Speak of the angel — here comes Waverly, silk banner streaming behind her, and she wraps Brigitte up in it. Some silk, a reversal spell, and bingo, the haunted dress slips right off. Wynonna wants to shoot the demon, but Waverly stops her. After quickly explaining who’s getting married to whom and glossing over why the one in the dress isn’t one of the brides, she explains that Brigitte was left at the altar, heartbroken, and the killing just sort of happened. Waverly apologizes to her, because everyone deserves love.
Back at the barn, Wynonna has rustled up Mama Earp’s dress, and Waverly thinks it’s perfect — or will be after a few modifications. Waverly can tell something’s on her sister’s mind, but Wynonna just insists it’s about the wedding.
Nedley knocks on the door at the Homestead, and Nicole greets him in a lovely burgundy suit, looking absolutely gorgeous. He says he never knew a woman could look so good in a suit, and Nedley, I’m going to tag you in a few pictures later, because I have notes. Nicole nervously talks about barn sex, of course, and then gets to the one last thing she needed from him. She asks him to walk her down the aisle and stand by him, like he has been doing her entire life, and let me tell you, friends, this — this is where I lose it every single time.
Much like myself, Nicole is a strong woman who doesn’t need help down an aisle and who definitely doesn’t need the patriarchal bullshit archetype of being given away by a man. But also like me, she does like the symbolism of one last time, having that guy who’s been there your whole life standing by your side on your most important day. But unlike me, Nicole got to have her dad at her wedding; that’s the only thing I wish that I could change about my day. So, yeah, I never won’t cry at this scene.
Nedley walks Nicole down the aisle towards Jeremy, who’s waiting to marry the two lovebirds under the arbor Doc built. He kisses Nicole on the forehead and steps back, and Doc approaches the front as Waverly’s best man and shakes Nicole’s hand. She takes a deep breath and sees the most beautiful thing she’s ever seen in her life — Waverly Earp, smiling at her from the makeshift aisle, being escorted by her favorite sister.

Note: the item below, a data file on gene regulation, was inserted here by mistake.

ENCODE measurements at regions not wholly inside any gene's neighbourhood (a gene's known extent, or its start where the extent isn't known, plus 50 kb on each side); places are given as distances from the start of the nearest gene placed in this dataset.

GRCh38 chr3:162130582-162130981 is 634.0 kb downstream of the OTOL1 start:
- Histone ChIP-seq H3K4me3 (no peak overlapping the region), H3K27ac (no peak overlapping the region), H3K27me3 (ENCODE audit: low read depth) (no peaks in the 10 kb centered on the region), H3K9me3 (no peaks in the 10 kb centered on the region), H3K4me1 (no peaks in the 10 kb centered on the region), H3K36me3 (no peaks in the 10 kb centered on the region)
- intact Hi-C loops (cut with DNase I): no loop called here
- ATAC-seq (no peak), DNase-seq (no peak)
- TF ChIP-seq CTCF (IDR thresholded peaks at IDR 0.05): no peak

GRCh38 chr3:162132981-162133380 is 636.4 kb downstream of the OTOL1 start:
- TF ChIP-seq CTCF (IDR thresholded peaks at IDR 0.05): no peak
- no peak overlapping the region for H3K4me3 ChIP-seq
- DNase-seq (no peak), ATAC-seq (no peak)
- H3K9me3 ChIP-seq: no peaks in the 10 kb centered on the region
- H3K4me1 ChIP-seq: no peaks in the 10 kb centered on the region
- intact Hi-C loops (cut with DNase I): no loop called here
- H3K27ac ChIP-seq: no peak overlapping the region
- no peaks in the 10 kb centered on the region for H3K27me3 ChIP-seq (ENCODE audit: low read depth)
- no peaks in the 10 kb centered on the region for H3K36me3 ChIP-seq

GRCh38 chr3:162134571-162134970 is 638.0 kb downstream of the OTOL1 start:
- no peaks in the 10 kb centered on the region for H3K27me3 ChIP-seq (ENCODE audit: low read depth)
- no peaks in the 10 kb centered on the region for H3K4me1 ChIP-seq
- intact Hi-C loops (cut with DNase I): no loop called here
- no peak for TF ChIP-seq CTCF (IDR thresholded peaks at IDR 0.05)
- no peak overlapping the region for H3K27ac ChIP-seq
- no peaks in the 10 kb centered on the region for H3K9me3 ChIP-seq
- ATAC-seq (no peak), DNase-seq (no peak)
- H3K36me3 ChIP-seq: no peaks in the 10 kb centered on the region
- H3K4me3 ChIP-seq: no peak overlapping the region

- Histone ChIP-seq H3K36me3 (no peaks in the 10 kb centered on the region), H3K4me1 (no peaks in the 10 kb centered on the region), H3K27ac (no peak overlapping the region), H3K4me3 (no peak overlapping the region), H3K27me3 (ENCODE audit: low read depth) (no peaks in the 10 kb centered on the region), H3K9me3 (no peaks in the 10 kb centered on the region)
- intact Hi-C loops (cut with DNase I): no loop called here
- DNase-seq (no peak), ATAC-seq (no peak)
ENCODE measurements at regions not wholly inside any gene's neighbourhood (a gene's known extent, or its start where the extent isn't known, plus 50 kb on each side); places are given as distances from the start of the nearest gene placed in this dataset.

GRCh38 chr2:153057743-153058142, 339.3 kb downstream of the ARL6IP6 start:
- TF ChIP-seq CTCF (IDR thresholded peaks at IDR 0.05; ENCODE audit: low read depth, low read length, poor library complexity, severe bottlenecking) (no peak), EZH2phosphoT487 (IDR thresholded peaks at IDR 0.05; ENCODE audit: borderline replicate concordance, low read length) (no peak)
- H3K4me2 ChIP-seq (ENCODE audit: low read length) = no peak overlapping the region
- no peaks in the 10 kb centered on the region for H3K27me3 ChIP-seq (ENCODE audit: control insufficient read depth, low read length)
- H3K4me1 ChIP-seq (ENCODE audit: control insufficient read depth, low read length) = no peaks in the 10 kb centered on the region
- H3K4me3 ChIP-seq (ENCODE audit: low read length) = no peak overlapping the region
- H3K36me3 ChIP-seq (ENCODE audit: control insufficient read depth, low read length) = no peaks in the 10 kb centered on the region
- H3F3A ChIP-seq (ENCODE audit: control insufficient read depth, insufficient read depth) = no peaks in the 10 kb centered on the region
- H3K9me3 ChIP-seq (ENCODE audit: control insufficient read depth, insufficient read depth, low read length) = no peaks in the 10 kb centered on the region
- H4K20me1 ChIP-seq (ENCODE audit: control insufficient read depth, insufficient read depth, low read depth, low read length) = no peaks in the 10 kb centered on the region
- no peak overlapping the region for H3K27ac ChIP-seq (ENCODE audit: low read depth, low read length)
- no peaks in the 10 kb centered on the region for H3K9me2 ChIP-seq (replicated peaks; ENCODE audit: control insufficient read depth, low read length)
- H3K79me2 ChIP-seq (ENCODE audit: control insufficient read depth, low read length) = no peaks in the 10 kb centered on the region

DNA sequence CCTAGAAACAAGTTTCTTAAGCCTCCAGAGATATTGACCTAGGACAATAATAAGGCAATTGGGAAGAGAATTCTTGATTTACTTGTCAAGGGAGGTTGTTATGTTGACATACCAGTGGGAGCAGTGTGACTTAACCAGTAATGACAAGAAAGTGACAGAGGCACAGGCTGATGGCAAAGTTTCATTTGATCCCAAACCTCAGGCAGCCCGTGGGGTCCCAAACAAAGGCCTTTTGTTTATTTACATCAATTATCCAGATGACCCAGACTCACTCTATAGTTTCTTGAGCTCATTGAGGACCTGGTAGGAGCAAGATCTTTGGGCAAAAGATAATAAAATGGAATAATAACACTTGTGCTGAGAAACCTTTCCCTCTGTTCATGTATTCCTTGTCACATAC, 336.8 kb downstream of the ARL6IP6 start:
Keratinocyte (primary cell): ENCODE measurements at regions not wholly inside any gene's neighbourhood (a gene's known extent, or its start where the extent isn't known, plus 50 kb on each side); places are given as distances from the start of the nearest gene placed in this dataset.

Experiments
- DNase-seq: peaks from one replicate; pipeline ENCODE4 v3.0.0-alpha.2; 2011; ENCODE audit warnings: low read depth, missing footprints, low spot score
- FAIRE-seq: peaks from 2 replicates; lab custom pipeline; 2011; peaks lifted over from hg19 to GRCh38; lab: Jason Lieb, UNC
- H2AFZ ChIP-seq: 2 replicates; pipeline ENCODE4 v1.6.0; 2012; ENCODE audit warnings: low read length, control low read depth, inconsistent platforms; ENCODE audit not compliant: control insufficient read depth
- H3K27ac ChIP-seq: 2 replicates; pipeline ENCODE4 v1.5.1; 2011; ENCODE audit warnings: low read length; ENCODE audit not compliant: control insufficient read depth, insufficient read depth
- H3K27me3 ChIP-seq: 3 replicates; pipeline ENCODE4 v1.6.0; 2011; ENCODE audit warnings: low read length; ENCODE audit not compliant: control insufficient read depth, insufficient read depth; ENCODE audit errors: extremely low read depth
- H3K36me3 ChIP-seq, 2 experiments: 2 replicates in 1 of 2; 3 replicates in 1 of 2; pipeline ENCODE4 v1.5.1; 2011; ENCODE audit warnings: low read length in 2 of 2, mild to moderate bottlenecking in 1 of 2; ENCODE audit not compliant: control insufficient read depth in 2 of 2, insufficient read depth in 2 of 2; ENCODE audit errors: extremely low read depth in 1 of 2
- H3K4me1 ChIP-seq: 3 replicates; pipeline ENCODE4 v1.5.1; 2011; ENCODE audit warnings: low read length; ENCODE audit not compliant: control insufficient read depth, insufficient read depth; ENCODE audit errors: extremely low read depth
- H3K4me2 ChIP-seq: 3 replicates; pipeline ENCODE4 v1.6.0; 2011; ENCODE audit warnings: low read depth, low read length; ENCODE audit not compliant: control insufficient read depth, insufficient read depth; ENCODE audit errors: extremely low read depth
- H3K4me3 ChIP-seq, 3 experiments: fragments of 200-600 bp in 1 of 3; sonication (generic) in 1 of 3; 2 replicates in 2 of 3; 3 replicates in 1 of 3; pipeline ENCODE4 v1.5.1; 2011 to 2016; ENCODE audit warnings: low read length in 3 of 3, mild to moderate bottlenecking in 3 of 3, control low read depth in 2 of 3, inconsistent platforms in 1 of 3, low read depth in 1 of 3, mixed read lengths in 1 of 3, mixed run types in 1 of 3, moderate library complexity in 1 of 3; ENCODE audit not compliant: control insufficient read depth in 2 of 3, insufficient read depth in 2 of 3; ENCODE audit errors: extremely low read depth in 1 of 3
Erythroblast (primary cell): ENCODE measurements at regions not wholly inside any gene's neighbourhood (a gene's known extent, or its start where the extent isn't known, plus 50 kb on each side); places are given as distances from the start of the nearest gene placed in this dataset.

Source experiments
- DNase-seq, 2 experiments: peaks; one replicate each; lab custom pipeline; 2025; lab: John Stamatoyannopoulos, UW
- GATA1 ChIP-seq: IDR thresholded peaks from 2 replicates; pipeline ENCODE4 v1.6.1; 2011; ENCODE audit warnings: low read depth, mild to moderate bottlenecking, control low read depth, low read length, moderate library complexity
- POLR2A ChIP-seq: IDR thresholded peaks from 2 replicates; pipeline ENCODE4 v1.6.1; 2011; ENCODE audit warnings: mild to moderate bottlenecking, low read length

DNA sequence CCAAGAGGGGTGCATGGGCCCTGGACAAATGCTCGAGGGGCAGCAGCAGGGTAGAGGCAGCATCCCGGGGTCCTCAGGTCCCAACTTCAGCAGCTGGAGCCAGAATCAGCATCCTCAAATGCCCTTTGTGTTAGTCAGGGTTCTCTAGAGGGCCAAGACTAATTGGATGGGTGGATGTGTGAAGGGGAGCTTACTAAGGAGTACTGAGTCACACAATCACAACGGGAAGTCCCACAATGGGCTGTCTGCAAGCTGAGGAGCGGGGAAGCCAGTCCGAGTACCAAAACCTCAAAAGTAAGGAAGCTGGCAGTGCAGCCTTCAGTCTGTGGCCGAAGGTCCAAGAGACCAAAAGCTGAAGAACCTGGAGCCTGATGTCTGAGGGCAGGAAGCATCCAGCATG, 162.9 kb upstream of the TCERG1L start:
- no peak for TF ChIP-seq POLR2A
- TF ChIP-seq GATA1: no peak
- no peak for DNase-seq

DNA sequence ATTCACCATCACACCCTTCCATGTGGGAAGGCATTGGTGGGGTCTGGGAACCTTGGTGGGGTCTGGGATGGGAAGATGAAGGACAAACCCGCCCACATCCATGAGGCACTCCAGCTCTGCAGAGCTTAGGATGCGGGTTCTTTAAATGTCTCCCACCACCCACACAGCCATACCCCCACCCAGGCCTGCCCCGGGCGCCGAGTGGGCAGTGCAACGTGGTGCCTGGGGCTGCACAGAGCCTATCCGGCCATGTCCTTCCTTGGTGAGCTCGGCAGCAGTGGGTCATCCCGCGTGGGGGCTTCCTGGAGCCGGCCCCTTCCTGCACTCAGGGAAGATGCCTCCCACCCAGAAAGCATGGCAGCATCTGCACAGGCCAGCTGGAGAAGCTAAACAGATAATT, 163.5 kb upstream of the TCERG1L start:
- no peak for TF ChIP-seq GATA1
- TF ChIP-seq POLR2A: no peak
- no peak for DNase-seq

The look on her face is one of awe, as if she can’t believe this beautiful, perfect angel is about to marry her. Wynonna touches foreheads with her sister and tells her (accurately) that she’s the best of us, and then stands next to her best friend, Nicole.
Jeremy tells the crowd to be seated and Rachel and Nedley sit down, since they’re the only non-wedding parties there. And then we have a queer wedding performed by a gay man celebrating the love of two women who are going to spend the rest of their lives together. If you would have told me that this was in my television future, even just a few years ago, I would have laughed right in your face. Representation matters.
Jeremy talks about how sometimes two elements, minding their own business, run into each other and become more than they were as individuals. I could probably write a thousand words on their vows alone, so in the interest of time, I’ll just say they pledge their love to one another for the rest of their lives, and it’s absolutely perfect. Wynonna can’t help but watch them and wonder if this is a happiness that she could have. Something normal and beautiful and solid. And it seems like Doc is thinking the same thing — he knows that’s what he wants, but he doesn’t know if Wynonna is brave enough to believe she deserves it.
The camera pants to the chairs in the crowd — spaces saved for everyone they’ve loved over the years. Mama Earp, Mercedes, Julian, Robin, Chrissy, Perry, Dolls, and Gus — all gone, at least today, but never forgotten.
And just like that, two become one.
Wynonna pours champagne for everyone — juice for Rachel and Billy, of course — but before she can toast the brides, Rachel beats her to it. She tells her new found family that she had barely done anything in her life before she met them, but now? Now she feels like she can do anything. She didn’t know what to get the couple as a gift, so she serenades them with “Wildwood,” which you may remember from 1×09 and a couch. It’s beautiful and lovely and the best argument I’ve ever seen for having a band rather than a wedding DJ.
Everyone just looks so happy.
Wynonna decides it’s time to make her best-woman toast for Nicole, her ginger-bitch best friend. “I’m so glad you finally found someone worthy of you,” she says, and neither of them look like they can believe she’s saying it.
Rachel asks Nedley if Billy can come on their fishing trip, and just like that, Nedley has gone from retired sheriff to being the quasi-adoptive father of two wayward youths, not just one. Billy can come along, as long as he doesn’t pitch any tents in his pants.
Doc hugs everyone goodbye; everyone but Wynonna. He looks back over his shoulder at Wynonna, dainty and delicate in blue, as Rachel sings the chorus of “I’ll never get over you.” She looks devastated but just watches him speed off in Charlene as the others look on.